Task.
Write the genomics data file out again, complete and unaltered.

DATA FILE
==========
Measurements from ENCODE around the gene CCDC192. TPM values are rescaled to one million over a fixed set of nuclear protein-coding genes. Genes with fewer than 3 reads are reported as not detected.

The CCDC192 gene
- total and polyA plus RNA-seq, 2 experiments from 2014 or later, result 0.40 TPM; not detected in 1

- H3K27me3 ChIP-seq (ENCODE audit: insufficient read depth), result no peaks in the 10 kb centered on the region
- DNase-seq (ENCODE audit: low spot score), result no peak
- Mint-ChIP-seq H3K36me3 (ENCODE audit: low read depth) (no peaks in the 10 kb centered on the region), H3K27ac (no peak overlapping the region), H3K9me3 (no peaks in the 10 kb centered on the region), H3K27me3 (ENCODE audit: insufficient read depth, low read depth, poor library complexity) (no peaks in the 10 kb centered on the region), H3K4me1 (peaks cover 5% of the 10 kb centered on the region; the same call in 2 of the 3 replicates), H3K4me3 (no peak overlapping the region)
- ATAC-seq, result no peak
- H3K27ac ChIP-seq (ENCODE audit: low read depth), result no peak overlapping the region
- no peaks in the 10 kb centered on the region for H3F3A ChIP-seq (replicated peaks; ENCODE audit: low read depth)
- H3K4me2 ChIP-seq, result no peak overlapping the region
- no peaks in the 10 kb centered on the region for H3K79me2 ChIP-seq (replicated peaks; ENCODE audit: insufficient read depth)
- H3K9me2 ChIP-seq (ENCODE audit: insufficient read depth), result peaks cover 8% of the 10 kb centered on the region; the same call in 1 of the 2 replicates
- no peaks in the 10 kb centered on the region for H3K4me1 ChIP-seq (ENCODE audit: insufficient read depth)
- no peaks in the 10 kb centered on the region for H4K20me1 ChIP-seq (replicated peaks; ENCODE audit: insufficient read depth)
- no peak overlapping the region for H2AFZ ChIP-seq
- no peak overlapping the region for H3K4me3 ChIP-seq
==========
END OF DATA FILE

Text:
Measurements from ENCODE around the gene CCDC192. TPM values are rescaled to one million over a fixed set of nuclear protein-coding genes. Genes with fewer than 3 reads are reported as not detected.

The CCDC192 gene
- total and polyA plus RNA-seq, 2 experiments from 2014 or later, result 0.40 TPM; not detected in 1

- H3K27me3 ChIP-seq (ENCODE audit: insufficient read depth), result no peaks in the 10 kb centered on the region
- DNase-seq (ENCODE audit: low spot score), result no peak
- Mint-ChIP-seq H3K36me3 (ENCODE audit: low read depth) (no peaks in the 10 kb centered on the region), H3K27ac (no peak overlapping the region), H3K9me3 (no peaks in the 10 kb centered on the region), H3K27me3 (ENCODE audit: insufficient read depth, low read depth, poor library complexity) (no peaks in the 10 kb centered on the region), H3K4me1 (peaks cover 5% of the 10 kb centered on the region; the same call in 2 of the 3 replicates), H3K4me3 (no peak overlapping the region)
- ATAC-seq, result no peak
- H3K27ac ChIP-seq (ENCODE audit: low read depth), result no peak overlapping the region
- no peaks in the 10 kb centered on the region for H3F3A ChIP-seq (replicated peaks; ENCODE audit: low read depth)
- H3K4me2 ChIP-seq, result no peak overlapping the region
- no peaks in the 10 kb centered on the region for H3K79me2 ChIP-seq (replicated peaks; ENCODE audit: insufficient read depth)
- H3K9me2 ChIP-seq (ENCODE audit: insufficient read depth), result peaks cover 8% of the 10 kb centered on the region; the same call in 1 of the 2 replicates
- no peaks in the 10 kb centered on the region for H3K4me1 ChIP-seq (ENCODE audit: insufficient read depth)
- no peaks in the 10 kb centered on the region for H4K20me1 ChIP-seq (replicated peaks; ENCODE audit: insufficient read depth)
- no peak overlapping the region for H2AFZ ChIP-seq
- no peak overlapping the region for H3K4me3 ChIP-seq